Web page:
"They have completely ruined the groundwater out here," said Pauly, the wife of a local pastor and mother of two girls who organized a community action group five years to seek the truth about the pollution.
"It almost sounds like we are happy the contamination has moved off the site," she said. "But what we are happy about is ... they have enough data to now answer our questions."
"Prior to this, we didn't really have an understanding of where water was moving," said Steve Acree, a highly regarded hydrogeologist for the EPA in Oklahoma, who was brought in to examine the test results. "My interpretation at this stage of the process is yes, you now have evidence of mine-impacted groundwater."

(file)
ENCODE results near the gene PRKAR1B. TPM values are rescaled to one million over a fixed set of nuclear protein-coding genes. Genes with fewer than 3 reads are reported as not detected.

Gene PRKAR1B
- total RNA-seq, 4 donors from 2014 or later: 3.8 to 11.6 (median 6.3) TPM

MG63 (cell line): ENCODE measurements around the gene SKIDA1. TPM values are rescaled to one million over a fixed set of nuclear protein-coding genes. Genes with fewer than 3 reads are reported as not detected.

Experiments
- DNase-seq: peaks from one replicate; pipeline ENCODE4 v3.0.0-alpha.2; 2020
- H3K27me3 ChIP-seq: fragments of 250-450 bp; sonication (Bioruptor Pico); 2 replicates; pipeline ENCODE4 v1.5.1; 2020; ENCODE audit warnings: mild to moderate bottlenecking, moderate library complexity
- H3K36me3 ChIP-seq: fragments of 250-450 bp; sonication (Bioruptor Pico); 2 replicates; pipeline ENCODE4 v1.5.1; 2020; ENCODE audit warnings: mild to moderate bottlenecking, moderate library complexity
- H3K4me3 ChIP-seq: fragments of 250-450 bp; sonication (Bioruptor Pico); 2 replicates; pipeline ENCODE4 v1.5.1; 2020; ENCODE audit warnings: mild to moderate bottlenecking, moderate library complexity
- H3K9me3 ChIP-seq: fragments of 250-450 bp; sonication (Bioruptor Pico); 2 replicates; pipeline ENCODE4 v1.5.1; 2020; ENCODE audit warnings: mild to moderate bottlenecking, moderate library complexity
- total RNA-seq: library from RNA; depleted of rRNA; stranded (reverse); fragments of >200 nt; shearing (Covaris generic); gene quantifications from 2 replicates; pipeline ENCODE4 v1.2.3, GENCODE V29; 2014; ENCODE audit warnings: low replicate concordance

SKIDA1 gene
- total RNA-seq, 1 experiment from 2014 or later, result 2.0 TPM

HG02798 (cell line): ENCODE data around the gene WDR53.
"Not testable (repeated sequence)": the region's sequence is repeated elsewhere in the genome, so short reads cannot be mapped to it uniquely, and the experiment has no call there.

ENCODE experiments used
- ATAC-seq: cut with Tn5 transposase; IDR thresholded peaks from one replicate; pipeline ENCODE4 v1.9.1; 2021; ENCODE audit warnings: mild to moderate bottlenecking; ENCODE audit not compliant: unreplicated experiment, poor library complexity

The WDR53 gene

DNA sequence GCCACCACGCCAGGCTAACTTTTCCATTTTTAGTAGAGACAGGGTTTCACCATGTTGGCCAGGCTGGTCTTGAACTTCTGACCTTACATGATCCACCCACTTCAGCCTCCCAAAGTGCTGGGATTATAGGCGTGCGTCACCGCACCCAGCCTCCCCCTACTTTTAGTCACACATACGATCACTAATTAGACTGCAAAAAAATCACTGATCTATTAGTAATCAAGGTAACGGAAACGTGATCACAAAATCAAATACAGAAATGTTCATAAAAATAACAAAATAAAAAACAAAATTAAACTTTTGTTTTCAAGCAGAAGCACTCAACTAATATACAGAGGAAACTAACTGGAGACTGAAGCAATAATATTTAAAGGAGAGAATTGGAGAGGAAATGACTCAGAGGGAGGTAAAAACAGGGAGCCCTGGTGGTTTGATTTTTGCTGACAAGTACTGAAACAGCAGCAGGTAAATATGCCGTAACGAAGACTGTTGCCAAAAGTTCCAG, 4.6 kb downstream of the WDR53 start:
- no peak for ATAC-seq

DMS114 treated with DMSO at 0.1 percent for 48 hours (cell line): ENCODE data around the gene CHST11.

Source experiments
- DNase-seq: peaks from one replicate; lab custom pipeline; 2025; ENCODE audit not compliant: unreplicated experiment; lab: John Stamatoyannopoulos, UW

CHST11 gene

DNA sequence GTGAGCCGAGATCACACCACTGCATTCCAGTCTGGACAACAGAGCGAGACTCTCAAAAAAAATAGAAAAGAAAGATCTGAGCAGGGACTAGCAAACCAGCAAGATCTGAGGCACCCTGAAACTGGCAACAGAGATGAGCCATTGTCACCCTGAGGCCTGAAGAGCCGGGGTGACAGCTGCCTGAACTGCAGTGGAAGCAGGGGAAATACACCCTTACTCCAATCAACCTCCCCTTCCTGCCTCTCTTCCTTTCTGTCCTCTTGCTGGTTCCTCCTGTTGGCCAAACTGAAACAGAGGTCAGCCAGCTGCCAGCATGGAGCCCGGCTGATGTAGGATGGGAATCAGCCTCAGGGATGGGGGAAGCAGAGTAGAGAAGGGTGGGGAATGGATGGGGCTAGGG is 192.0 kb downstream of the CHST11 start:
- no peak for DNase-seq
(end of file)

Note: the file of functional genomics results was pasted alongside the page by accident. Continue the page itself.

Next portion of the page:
100 times above standard at mine site
The tests found levels of uranium more than 10 times the legal drinking water standard in one monitoring well a half mile north of the mine. Though the health effects of specific levels are not well understood, the EPA says long-term exposure to high levels of uranium in drinking water may cause cancer and damage kidneys.
At the mine itself, wells tested as high as 3.4 miligrams per liter — more than 100 times the standard. That's in an area where ore was processed with sulfuric acid and other toxic chemicals in unlined ponds.
Moving north toward the mine's boundary and beyond, readings begin to decline but several wells still tested two to three times above health limits.